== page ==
GE Research’s work on decarbonizing air travel cited as helping climate goals | Local news

The new wave of federal climate and energy funding is expected to benefit some of the work being done at GE Research on next-generation cleaner technology.

Technology leaders at GE Research’s Niskayuna headquarters near Albany gave an update Aug. 17 on their work on the potential future of aviation during a tour by two members of Congress who helped push the Inflation Reduction Act, with its hundreds of billions of dollars to fight climate change.

U.S. Rep. Paul Tonko, D-Amsterdam, chairs the House Environment and Climate Change Subcommittee, and U.S. Rep. Matt Cartwright, D-Pennsylvania, chairs the Subcommittee on Commerce, Justice and Science.

Tonko is a regular guest at GE Research, but it was Cartwright’s first visit. Both came away impressed by the work being done in areas such as hybrid-electric aircraft propulsion and hydrogen-powered engines to move people from one place to another without creating pollution.

“There’s going to be a revolution in the way people get around in the air over the next 10 to 15 years and you’re going to see that revolution right here in Schenectady,” Cartwright said.

Tonko, a longtime advocate for taxpayer investment in technology development, said the kind of public-private partnership at play at GE Research is indispensable to restoring and maintaining America’s leadership position in innovation.

“You go here and you see all these aspects of the work that are related to the work that we’re doing in DC with policies and budgets that provide the resources in part to do that, to strengthen this partnership with GE in a public way. private concept” , Tonko said. “This is how we’re going to make it happen.”

Some aspects of the research have been going on for a decade and some have moved into advanced testing.

General Electric announced last month that it had successfully completed the first test of a megawatt-class hybrid electric aircraft propulsion system at simulated altitudes of up to 45,000 feet at NASA’s Sandusky, Ohio facility .

Mohamed Ali, vice president and general manager of engineering at GE Aerospace, joined the tour Wednesday at GE Research.

“2025: We want the world’s first electric hybrid,” he said.

Tonko said reducing carbon emissions and accelerating new technologies in many sectors, not just transportation, is a goal of multiple rounds of federal spending, from last fall’s infrastructure bill to legislation on computer chips earlier this summer to the inflation bill signed by President Biden this year. week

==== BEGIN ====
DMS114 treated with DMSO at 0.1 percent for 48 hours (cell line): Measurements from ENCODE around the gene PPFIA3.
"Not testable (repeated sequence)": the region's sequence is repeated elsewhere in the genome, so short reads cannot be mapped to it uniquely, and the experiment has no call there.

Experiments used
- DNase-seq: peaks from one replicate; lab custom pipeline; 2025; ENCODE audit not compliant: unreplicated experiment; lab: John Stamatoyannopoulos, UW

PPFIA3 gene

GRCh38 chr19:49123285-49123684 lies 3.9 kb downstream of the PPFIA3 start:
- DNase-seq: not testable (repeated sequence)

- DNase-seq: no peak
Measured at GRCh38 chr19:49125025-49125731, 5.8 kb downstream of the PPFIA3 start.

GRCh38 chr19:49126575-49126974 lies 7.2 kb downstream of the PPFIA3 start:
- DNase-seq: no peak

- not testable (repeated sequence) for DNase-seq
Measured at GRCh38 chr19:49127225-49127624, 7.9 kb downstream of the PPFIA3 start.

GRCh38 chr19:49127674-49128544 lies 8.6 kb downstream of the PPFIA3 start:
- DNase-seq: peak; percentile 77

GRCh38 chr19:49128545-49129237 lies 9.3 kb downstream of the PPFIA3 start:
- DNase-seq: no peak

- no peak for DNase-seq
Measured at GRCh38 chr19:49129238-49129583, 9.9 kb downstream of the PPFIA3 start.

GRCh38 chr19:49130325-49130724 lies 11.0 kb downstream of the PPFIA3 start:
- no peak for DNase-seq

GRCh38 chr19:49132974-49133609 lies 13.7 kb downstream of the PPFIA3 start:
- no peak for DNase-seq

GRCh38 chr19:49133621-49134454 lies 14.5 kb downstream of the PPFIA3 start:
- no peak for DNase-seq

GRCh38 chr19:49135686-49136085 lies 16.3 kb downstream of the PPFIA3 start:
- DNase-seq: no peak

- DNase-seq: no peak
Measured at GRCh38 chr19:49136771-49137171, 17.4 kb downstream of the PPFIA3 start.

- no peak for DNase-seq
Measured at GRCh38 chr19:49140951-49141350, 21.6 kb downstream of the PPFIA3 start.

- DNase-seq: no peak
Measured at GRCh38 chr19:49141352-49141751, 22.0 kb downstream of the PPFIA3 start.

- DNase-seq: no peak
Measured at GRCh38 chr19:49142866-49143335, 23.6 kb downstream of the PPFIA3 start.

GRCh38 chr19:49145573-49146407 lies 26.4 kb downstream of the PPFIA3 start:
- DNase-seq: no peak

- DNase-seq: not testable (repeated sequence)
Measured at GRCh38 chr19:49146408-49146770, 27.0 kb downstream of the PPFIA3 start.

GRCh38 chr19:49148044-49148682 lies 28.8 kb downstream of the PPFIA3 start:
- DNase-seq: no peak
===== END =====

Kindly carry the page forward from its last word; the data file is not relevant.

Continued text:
“These packages have huge incentives for research, for all kinds of development to come,” Tonko said. They will also increase employment, he added.

He acknowledged the possibility that midterm elections could shift power in the House or Senate or both to people who do not share the same climate change goals, or who do not approach them in the same way and do not support the same research funding. .

“These are the mind-boggling things that these bills are going to push forward,” Tonko said. “It would be terrible if we stopped this.”

General Electric is just one piece in the matrix of public agencies and private companies researching all aspects of alternative flight technologies.

Satish Prabhakaran, GE Research’s technology lead for electric aviation propulsion, spoke of hydrogen fuel as an example.

Hydrogen generated by green methods, without creating carbon emissions, could be a non-polluting alternative to traditional petroleum-based aviation fuel.

But it must be used in its denser liquid form, rather than as a gas. Which requires a refrigerated tank under pressure. Which increases the weight of the aircraft, which can be a deal breaker.

Therefore, developing a new generation of fuel tanks is a prerequisite, Prabhakaran said. The trade-off of weight for strength and function in the fuel tank, and the potentially resulting need to reduce weight elsewhere, speaks to the need to approach clean flight as a holistic development of whole systems rather than a unique revolutionary component.

“It will take a combination of new technologies, smarter aircraft management and new fuels,” Prabhakaran said. “New fuels are a big part of decarbonizing the aviation sector.”

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